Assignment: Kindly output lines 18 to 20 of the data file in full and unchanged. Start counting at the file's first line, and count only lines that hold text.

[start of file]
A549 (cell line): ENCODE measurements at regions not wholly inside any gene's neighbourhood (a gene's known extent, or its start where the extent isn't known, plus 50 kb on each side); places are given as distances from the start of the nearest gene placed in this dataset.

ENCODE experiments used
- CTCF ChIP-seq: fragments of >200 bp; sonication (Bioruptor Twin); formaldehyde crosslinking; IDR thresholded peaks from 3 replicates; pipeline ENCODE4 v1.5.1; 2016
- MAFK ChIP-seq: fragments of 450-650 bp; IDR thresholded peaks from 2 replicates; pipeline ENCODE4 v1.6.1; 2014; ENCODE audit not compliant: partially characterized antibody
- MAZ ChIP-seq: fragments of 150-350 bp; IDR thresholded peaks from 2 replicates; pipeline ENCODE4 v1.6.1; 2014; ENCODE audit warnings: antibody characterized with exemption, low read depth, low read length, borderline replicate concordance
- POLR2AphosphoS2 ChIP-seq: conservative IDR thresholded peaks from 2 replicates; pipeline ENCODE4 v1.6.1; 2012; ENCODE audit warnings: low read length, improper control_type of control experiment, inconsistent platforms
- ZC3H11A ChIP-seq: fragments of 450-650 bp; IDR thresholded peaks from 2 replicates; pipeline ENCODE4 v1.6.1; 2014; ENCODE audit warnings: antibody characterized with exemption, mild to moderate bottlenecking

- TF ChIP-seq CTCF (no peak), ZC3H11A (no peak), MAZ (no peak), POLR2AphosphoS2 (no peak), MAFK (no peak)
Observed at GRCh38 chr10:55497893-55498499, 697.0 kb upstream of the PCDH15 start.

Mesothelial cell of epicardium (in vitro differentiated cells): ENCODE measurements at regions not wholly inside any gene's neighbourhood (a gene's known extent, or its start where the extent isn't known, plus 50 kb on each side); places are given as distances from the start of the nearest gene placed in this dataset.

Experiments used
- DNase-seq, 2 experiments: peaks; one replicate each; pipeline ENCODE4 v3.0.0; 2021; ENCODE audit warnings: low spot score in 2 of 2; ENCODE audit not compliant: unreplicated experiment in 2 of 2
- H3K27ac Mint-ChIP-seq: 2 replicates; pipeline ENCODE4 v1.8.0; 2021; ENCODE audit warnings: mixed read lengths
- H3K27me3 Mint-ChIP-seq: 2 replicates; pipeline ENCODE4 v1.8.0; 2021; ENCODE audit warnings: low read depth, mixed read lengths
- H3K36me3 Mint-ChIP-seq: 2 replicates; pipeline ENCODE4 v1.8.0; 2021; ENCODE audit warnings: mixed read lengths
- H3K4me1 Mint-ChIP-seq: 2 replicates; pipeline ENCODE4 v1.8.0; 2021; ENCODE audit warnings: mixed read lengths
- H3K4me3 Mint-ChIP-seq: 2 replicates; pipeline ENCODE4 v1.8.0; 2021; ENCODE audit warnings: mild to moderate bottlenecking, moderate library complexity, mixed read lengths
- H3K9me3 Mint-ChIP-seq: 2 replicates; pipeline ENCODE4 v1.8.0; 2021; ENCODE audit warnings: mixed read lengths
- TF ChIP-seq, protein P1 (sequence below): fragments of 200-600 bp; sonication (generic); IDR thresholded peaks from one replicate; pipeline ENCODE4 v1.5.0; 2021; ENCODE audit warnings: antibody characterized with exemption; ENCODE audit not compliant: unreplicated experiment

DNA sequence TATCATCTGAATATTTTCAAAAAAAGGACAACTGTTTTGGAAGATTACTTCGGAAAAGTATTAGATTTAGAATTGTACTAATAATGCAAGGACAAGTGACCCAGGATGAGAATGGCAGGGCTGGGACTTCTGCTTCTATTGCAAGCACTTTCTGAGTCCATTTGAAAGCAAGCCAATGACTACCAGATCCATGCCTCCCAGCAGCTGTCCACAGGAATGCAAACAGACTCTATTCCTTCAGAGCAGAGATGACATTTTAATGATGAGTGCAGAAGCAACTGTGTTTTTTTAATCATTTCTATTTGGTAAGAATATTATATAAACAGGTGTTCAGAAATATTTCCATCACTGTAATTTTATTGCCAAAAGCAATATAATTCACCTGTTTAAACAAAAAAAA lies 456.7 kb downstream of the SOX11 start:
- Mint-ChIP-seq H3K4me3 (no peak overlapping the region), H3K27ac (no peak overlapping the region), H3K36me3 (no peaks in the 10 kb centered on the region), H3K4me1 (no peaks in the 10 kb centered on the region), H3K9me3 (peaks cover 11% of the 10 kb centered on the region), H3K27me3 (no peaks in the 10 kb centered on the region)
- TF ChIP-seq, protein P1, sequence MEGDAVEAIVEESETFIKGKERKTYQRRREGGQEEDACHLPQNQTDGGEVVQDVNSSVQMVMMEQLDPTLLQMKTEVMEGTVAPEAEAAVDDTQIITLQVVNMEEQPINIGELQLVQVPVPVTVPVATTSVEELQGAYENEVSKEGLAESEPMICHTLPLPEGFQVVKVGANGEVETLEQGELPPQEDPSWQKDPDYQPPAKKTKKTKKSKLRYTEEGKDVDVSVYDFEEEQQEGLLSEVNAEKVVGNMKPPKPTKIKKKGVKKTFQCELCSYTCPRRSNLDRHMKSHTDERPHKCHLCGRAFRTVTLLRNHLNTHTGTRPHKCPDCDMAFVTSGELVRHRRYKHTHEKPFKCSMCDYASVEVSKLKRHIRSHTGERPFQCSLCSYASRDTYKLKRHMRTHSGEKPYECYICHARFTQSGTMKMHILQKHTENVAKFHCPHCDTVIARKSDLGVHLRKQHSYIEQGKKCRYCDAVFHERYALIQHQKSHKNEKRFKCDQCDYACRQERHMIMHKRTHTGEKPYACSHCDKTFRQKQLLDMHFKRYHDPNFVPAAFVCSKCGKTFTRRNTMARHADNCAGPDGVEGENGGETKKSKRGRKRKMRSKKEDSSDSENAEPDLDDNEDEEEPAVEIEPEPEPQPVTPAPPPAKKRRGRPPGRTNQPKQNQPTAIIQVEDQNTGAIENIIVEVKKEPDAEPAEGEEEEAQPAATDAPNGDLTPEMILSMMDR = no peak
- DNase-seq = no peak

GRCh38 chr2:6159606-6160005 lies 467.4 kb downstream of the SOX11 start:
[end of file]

- H3K9me3 Mint-ChIP-seq: 2 replicates; pipeline ENCODE4 v1.8.0; 2021; ENCODE audit warnings: mixed read lengths
- TF ChIP-seq, protein P1 (sequence below): fragments of 200-600 bp; sonication (generic); IDR thresholded peaks from one replicate; pipeline ENCODE4 v1.5.0; 2021; ENCODE audit warnings: antibody characterized with exemption; ENCODE audit not compliant: unreplicated experiment

DNA sequence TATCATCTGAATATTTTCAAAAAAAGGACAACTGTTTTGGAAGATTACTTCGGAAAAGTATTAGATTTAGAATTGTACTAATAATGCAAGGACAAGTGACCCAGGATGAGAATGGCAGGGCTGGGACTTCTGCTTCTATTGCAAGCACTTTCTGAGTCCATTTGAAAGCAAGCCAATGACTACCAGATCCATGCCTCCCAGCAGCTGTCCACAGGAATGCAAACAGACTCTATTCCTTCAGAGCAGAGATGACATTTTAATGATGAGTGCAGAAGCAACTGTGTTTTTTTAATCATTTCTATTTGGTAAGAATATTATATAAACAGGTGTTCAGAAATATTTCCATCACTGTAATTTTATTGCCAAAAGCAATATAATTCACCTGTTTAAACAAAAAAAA lies 456.7 kb downstream of the SOX11 start: